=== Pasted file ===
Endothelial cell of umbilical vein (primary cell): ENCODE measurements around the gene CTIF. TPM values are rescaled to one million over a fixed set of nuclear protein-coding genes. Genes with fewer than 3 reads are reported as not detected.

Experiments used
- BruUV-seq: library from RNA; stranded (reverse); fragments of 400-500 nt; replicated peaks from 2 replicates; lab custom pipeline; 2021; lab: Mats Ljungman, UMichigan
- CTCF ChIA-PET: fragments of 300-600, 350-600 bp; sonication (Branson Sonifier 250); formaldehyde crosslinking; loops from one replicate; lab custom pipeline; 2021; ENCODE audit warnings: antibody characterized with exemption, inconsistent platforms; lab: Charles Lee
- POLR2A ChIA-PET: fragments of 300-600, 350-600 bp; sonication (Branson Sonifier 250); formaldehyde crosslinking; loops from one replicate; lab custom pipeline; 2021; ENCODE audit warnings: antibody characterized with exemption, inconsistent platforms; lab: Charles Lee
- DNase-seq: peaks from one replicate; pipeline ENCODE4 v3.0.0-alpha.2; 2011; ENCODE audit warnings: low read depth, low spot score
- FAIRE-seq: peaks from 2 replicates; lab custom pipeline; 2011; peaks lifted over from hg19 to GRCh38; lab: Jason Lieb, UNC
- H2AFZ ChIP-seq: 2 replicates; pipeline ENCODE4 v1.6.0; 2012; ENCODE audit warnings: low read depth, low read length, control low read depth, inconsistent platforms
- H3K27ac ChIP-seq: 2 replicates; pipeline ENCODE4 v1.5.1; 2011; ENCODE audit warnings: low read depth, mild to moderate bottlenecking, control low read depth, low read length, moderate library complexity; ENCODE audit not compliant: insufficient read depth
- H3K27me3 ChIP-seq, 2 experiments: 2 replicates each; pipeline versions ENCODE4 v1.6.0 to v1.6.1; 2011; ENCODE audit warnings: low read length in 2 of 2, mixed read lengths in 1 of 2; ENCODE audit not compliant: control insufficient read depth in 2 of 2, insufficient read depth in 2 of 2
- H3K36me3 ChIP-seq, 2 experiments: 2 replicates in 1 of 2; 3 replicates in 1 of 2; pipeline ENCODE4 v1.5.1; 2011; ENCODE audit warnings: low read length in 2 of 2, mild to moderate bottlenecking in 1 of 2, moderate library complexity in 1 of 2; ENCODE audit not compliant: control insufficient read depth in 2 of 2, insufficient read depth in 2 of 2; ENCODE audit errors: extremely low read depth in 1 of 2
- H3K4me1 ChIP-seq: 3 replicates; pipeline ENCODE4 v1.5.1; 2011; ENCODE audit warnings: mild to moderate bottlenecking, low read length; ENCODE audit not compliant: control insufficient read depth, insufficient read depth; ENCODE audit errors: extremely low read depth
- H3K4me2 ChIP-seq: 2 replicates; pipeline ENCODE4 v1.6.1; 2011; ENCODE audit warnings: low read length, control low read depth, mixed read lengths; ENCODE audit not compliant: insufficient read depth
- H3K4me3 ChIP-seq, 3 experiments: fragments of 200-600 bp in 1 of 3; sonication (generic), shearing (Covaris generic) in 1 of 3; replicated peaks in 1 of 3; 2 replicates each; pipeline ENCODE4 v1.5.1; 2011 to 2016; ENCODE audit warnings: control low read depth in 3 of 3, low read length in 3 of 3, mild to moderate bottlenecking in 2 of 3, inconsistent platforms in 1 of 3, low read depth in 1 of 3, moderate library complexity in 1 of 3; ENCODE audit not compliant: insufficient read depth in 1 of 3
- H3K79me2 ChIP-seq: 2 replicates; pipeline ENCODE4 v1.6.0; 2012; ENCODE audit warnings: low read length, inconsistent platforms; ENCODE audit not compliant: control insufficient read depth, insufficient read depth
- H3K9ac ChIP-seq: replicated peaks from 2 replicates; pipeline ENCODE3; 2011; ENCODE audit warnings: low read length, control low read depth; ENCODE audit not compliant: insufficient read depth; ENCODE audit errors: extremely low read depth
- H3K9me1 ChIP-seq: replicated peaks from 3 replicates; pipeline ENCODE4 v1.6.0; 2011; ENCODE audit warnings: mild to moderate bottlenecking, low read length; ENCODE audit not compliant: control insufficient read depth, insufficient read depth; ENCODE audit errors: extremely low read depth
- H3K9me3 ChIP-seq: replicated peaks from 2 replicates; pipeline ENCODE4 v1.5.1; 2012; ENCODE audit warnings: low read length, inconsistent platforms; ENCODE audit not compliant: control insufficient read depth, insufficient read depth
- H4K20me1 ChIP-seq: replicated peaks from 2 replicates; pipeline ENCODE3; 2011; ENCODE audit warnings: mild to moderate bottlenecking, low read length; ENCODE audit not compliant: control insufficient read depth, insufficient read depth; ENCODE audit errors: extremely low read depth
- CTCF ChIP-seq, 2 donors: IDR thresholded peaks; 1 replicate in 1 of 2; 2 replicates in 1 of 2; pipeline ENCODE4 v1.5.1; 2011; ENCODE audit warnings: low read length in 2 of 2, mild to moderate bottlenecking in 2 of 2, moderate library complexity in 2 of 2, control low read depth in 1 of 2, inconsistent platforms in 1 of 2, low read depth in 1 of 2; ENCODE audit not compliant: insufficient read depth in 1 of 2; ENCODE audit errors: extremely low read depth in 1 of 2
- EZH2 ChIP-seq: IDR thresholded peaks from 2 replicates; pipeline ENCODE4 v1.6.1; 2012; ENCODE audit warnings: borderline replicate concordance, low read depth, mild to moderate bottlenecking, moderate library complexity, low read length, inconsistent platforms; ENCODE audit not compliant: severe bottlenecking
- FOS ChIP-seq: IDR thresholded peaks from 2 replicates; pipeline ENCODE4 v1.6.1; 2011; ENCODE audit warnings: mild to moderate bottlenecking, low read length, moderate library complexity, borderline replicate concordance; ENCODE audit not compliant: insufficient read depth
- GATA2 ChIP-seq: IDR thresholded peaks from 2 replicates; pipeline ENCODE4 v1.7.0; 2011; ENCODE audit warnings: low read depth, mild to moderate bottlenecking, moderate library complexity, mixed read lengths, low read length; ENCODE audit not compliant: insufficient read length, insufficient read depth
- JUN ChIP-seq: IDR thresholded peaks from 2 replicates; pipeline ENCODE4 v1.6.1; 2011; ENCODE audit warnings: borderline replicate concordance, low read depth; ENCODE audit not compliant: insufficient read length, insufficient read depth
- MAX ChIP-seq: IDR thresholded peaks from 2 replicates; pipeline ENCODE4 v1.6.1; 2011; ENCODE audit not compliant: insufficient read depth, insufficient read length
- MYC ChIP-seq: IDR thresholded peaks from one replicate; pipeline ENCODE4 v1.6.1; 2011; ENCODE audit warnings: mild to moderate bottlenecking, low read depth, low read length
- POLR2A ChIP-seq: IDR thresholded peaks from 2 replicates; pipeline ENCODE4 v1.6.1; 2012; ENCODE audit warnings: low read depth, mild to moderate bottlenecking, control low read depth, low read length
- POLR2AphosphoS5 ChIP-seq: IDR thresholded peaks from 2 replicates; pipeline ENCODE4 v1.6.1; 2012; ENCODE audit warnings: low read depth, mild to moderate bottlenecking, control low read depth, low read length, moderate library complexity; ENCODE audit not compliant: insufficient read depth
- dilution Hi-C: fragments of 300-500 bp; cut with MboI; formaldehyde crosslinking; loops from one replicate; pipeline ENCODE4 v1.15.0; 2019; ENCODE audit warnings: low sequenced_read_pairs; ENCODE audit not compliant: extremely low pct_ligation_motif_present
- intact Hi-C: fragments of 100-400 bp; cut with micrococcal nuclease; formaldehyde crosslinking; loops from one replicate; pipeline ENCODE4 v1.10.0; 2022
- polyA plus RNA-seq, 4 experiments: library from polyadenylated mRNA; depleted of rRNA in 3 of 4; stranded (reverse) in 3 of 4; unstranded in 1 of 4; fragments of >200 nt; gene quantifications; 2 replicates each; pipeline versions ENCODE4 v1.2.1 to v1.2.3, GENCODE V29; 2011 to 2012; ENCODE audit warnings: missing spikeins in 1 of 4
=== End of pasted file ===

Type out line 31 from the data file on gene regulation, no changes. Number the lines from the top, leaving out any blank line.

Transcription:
- polyA plus RNA-seq, 4 experiments: library from polyadenylated mRNA; depleted of rRNA in 3 of 4; stranded (reverse) in 3 of 4; unstranded in 1 of 4; fragments of >200 nt; gene quantifications; 2 replicates each; pipeline versions ENCODE4 v1.2.1 to v1.2.3, GENCODE V29; 2011 to 2012; ENCODE audit warnings: missing spikeins in 1 of 4